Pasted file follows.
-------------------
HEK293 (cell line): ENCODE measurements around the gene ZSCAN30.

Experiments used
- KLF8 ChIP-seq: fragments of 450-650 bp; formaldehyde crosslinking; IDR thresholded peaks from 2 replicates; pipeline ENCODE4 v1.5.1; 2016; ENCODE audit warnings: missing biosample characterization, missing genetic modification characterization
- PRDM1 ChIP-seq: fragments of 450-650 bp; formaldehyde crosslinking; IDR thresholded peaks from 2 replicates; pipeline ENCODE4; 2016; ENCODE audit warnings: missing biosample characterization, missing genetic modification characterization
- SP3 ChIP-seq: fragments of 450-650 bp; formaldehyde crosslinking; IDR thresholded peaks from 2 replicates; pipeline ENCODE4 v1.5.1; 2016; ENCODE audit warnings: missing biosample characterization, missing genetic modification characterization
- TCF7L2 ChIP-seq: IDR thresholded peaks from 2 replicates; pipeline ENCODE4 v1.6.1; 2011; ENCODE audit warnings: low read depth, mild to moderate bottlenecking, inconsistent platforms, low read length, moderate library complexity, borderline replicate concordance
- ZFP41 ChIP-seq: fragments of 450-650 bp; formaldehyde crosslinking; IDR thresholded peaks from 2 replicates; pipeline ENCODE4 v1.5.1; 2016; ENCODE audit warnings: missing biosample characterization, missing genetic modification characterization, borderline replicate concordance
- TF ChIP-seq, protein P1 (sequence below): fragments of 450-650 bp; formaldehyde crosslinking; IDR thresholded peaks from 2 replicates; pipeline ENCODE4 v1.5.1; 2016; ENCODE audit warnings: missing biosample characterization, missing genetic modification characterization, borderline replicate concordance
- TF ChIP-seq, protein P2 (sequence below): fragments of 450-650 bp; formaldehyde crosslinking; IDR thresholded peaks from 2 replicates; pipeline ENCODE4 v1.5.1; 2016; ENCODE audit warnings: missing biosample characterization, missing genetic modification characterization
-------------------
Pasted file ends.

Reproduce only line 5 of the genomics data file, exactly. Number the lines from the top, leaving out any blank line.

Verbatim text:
- SP3 ChIP-seq: fragments of 450-650 bp; formaldehyde crosslinking; IDR thresholded peaks from 2 replicates; pipeline ENCODE4 v1.5.1; 2016; ENCODE audit warnings: missing biosample characterization, missing genetic modification characterization